Working remotely, rotating shifts, face masks, and social distancing are all becoming normal parts of our daily life in the US due to precautions taken to slow the spread of COVID-19. The sad reality is that these concessions aren’t available to everyone. Many Americans have lost their jobs in the wake of stay-at-home orders, since their workplaces—restaurants in particular—have been forced to temporarily shutter, and school closures have made the childcare arrangements exponentially more difficult.
What are Economic Impact Payments?
Regardless of the specific financial hardship, Congress recently passed the $2 trillion CARES Act, which includes a provision for Treasury-issued Economic Impact Payments (EIPs) to Americans who fall below specific AGI thresholds listed in the Economic Impact Payment Information Center on IRS.gov:
- $75,000 for individuals
- $112,500 for head of household filers and
- $150,000 for married couples filing joint returns
The IRS also lists the AGI phase-out range for reduced payments:
- $75,000 and $99,000 if their filing status was single or married filing separately
- 112,500 and $136,500 for head of household
- $150,000 and $198,000 if their filing status was married filing jointly
As you might suspect, the IRS is determining eligibility based on information listed in tax returns. The agency says that they’re using tax-year 2018 and 2019 returns to determine eligibility for an EIP. Since the majority of taxpayers have filed a return for one of those years, the IRS has said that those individuals won’t have to do anything else to receive an EIP.
Since the IRS is able to gather EIP-qualifying information from Forms SSA-1099 and RRB-1099, Social Security beneficiaries also won’t have to do anything to receive a payment. Unfortunately, there is a group of Americans who seemingly fall through the cracks: those who don’t normally have to file a return and don’t receive Social Security benefits.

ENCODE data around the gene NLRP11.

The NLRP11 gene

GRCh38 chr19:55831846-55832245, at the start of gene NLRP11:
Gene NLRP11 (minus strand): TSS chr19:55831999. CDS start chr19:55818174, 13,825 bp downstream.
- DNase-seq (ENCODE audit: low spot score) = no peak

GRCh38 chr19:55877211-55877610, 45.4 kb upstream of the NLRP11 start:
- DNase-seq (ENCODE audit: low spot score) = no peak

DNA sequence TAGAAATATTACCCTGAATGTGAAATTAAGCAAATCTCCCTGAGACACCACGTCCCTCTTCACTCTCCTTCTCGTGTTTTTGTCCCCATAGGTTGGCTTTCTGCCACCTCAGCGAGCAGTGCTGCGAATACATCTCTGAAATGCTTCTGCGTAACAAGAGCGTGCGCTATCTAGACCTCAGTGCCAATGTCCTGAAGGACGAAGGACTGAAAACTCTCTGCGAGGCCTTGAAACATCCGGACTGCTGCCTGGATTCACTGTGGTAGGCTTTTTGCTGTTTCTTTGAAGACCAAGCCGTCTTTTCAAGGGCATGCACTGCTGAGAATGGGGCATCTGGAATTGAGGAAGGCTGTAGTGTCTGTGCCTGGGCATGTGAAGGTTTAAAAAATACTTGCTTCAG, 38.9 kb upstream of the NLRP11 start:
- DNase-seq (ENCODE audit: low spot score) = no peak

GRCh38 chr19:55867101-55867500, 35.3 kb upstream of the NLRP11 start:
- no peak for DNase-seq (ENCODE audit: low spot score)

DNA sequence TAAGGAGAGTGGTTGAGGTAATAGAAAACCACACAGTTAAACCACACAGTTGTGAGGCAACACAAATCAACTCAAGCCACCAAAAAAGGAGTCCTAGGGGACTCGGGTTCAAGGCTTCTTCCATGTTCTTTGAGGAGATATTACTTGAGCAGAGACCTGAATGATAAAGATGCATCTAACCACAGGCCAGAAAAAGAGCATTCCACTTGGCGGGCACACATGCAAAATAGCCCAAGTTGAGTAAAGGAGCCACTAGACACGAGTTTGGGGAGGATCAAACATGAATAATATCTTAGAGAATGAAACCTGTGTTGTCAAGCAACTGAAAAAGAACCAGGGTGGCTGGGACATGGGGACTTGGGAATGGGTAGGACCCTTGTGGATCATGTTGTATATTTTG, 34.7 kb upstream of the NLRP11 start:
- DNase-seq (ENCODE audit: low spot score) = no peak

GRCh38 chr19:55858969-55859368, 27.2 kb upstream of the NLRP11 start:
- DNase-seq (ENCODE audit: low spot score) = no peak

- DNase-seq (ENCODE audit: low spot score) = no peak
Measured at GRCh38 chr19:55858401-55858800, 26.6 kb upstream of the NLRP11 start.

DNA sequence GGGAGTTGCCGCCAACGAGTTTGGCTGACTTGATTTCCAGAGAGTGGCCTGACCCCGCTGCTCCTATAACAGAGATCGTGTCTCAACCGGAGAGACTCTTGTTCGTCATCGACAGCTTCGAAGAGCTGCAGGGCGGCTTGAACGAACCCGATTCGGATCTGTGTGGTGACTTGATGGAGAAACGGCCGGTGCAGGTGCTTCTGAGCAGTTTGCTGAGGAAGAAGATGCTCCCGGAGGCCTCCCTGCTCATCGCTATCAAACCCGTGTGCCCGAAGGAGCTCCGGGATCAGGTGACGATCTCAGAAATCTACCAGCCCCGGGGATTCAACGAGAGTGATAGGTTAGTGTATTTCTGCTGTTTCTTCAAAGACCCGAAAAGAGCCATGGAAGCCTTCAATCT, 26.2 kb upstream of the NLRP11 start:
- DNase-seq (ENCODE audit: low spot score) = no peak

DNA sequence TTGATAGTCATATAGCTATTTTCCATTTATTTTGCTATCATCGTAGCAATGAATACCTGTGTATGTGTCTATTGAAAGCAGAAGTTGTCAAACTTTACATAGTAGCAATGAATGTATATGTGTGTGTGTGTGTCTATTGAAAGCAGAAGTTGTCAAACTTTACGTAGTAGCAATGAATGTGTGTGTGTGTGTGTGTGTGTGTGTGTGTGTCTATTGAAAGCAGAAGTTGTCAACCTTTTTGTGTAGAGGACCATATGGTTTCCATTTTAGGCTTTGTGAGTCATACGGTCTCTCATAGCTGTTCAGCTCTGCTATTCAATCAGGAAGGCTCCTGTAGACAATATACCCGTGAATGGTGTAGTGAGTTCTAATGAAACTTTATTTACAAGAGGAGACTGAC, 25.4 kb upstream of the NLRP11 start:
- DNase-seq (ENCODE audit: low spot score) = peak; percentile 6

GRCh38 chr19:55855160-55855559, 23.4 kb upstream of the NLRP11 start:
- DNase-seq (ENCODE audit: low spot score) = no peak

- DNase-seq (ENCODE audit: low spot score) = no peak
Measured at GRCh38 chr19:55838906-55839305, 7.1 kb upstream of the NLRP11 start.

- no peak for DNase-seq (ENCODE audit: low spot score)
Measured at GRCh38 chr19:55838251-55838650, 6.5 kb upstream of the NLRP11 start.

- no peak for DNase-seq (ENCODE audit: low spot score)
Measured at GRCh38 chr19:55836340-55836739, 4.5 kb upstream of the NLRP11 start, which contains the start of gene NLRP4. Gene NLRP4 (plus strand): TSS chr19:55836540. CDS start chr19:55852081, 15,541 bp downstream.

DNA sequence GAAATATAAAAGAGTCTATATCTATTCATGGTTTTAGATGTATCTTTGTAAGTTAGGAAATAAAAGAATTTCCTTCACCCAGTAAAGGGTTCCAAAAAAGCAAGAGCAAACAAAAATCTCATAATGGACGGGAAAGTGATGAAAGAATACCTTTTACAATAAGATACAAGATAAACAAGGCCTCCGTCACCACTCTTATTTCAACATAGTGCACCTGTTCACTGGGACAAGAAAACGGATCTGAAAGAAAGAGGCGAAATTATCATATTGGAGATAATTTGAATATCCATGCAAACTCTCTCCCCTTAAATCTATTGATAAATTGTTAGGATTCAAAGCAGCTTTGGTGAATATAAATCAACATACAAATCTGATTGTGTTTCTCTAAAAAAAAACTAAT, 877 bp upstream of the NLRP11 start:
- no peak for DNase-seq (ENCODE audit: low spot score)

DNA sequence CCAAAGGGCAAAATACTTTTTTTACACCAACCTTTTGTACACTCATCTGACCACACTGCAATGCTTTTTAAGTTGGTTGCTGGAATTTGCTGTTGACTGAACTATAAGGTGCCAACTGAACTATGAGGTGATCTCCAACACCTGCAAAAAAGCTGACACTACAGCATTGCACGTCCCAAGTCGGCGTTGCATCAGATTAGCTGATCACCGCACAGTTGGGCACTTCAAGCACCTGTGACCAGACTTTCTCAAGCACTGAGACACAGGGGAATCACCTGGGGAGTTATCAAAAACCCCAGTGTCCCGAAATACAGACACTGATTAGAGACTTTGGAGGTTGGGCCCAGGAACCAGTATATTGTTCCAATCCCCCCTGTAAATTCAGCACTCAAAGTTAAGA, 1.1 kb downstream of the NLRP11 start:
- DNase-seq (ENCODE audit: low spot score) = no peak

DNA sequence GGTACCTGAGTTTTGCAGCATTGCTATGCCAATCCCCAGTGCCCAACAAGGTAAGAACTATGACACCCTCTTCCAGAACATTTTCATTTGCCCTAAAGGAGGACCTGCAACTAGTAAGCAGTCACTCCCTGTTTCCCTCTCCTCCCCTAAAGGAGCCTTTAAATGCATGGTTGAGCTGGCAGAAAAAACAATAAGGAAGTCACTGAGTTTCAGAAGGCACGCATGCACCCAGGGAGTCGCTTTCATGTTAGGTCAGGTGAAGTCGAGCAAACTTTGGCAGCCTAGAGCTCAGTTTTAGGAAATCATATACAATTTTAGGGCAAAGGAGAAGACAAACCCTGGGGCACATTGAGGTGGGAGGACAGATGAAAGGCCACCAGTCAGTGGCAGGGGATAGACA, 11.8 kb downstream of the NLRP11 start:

How do non-filers who don’t receive Social Security benefits get an Economic Impact Payment?
Early guidance from the IRS said that non-filers who don’t receive Social Security benefits will need to file a “simple return” to receive an Economic Impact Payment. Many professional tax software companies have developed a simple filing option for this segment of the population—some of which are referring to it as an “EIP return.”
Essentially, you collect basic filing information from your client, like name, Social Security Number, date of birth, qualifying dependents, and physical address. If the client prefers receiving their EIP via direct deposit, they will also need to supply banking information. That said, the IRS is also reportedly developing an online portal for IRS.gov that affected non-filers can use to report this information.
We expect the IRS will issue more guidance related to the EIP program, so make sure to check back with us next week.